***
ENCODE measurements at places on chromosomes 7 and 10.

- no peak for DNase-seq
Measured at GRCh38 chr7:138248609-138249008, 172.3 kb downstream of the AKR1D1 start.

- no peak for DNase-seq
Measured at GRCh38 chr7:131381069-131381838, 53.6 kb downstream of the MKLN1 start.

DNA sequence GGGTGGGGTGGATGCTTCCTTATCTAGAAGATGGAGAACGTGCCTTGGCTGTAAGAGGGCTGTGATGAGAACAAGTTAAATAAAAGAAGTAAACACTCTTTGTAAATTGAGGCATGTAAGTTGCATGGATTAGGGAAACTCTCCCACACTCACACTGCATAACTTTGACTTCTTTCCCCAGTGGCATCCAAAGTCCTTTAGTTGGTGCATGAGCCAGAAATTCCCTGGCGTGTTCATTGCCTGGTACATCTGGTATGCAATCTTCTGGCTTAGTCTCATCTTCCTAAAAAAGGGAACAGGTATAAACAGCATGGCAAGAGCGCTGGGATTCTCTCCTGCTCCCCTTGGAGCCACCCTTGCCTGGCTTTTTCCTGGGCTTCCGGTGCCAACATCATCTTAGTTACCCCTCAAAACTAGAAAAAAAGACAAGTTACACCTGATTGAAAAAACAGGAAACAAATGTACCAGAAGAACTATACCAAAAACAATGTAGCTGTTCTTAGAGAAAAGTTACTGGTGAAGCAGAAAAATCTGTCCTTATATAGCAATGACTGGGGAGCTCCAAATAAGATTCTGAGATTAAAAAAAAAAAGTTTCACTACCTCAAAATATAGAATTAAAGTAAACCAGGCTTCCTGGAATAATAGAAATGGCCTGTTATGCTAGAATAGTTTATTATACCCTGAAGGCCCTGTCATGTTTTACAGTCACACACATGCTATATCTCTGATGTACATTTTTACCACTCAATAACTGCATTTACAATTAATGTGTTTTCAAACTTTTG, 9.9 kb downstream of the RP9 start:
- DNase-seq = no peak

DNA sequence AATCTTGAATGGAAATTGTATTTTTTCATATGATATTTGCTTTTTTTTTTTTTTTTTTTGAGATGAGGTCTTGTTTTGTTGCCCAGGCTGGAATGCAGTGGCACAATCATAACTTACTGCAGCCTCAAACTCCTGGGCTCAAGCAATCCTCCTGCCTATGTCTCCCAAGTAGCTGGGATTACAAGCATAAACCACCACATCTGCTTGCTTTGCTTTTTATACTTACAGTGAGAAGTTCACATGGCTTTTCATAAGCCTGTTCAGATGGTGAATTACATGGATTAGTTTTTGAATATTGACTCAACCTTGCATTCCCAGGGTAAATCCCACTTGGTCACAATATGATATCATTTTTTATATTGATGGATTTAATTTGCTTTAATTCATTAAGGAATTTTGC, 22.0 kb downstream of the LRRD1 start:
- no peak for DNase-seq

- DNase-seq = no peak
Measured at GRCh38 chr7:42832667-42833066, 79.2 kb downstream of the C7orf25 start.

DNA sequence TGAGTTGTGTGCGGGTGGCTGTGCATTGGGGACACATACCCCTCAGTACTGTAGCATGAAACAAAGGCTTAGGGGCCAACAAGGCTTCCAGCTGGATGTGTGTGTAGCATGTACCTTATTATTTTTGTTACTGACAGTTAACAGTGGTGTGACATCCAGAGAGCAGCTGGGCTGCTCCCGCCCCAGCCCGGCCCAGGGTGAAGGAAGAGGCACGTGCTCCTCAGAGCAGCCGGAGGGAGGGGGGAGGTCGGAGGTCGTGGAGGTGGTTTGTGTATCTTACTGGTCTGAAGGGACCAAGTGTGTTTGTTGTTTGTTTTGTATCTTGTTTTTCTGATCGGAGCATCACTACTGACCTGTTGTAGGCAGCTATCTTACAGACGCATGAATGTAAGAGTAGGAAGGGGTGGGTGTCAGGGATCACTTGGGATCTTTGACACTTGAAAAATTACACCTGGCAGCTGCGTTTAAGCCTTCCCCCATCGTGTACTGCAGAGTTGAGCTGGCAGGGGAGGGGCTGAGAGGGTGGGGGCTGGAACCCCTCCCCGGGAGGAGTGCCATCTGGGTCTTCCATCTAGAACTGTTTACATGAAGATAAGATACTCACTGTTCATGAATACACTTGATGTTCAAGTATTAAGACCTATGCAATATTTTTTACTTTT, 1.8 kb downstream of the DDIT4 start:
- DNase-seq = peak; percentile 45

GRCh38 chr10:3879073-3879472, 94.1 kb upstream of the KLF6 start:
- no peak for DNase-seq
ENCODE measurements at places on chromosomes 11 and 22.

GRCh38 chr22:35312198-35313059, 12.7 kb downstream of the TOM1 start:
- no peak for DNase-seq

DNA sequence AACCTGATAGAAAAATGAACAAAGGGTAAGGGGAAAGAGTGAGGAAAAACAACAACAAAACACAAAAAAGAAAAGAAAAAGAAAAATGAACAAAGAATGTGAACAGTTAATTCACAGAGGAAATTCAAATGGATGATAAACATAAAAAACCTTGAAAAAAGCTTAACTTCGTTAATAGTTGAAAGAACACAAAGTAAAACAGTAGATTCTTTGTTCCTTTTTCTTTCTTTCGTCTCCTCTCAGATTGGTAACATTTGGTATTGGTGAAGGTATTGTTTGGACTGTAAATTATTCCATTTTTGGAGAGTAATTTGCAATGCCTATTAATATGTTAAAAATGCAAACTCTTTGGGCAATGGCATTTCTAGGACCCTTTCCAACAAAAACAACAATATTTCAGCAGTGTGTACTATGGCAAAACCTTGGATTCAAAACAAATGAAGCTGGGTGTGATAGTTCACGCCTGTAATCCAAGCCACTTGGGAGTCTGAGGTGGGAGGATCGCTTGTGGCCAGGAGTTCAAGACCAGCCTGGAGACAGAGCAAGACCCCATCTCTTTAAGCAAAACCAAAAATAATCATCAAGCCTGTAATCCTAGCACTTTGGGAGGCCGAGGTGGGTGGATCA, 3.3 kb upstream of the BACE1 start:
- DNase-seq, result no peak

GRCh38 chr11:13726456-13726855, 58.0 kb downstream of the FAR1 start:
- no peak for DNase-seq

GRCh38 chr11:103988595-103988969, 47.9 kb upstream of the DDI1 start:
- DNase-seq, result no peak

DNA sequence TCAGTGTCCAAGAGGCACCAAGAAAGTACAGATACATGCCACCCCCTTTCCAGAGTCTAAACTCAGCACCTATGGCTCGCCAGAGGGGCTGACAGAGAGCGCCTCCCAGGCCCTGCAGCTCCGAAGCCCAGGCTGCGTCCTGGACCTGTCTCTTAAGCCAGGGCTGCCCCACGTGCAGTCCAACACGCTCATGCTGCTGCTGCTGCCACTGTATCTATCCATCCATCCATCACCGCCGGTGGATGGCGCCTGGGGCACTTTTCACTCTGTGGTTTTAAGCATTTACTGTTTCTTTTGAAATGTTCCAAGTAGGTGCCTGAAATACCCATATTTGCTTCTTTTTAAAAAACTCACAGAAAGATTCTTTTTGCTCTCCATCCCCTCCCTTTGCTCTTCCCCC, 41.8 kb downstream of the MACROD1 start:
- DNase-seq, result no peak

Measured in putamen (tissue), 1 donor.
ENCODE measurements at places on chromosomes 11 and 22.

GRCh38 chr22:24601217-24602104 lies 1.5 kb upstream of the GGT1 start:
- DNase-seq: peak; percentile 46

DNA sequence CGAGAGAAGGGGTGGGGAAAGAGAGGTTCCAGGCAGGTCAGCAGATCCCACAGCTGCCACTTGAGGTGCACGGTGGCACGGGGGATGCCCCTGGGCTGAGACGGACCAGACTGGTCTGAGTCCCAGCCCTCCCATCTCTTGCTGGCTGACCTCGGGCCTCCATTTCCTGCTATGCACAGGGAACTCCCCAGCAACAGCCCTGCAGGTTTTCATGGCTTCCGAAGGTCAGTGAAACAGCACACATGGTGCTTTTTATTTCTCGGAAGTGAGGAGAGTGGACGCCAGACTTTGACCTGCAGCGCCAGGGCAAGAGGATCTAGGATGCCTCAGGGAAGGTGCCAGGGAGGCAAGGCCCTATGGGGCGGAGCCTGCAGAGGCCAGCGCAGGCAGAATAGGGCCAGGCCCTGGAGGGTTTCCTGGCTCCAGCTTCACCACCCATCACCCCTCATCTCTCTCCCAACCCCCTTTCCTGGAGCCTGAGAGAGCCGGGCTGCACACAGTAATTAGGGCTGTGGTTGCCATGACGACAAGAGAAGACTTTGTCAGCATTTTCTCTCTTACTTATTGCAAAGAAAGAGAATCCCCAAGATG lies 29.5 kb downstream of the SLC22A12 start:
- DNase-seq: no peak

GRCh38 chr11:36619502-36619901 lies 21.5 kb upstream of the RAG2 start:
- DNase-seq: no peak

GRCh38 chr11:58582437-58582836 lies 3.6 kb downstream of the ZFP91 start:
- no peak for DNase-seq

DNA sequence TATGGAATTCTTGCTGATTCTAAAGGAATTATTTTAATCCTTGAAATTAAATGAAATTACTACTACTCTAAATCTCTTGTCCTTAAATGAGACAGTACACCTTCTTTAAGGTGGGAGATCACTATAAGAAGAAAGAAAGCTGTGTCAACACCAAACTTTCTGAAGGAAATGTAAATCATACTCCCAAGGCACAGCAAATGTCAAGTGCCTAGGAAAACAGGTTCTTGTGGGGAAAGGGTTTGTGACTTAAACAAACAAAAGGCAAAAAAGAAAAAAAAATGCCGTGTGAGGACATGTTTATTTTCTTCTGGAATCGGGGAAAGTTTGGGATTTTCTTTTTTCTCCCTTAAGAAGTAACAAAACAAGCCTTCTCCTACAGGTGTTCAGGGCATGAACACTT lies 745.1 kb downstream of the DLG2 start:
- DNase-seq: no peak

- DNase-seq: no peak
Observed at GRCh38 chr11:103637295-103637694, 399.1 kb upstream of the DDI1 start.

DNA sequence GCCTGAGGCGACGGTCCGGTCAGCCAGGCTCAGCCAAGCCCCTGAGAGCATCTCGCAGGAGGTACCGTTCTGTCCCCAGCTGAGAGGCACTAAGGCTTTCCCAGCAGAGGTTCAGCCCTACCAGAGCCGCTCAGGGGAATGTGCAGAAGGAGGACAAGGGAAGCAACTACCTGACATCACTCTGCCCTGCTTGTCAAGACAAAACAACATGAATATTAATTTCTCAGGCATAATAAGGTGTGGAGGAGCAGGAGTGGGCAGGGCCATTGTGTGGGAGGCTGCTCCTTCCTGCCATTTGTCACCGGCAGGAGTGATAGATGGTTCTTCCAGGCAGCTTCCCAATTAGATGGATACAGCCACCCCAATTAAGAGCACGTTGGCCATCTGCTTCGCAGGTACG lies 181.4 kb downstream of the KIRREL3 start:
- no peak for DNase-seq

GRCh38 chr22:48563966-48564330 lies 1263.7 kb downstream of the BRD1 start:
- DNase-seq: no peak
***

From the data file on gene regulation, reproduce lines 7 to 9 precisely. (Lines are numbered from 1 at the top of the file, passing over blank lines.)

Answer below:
- DNase-seq = no peak

DNA sequence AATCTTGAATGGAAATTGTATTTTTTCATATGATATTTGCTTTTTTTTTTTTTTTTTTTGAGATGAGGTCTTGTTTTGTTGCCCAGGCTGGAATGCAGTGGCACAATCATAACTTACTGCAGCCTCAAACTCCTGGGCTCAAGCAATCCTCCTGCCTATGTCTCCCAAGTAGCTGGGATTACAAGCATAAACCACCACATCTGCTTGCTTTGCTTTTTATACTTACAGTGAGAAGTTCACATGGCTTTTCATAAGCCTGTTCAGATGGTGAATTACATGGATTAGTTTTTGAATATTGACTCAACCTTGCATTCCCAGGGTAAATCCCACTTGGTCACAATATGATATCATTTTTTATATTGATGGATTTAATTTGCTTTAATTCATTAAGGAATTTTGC, 22.0 kb downstream of the LRRD1 start:
- no peak for DNase-seq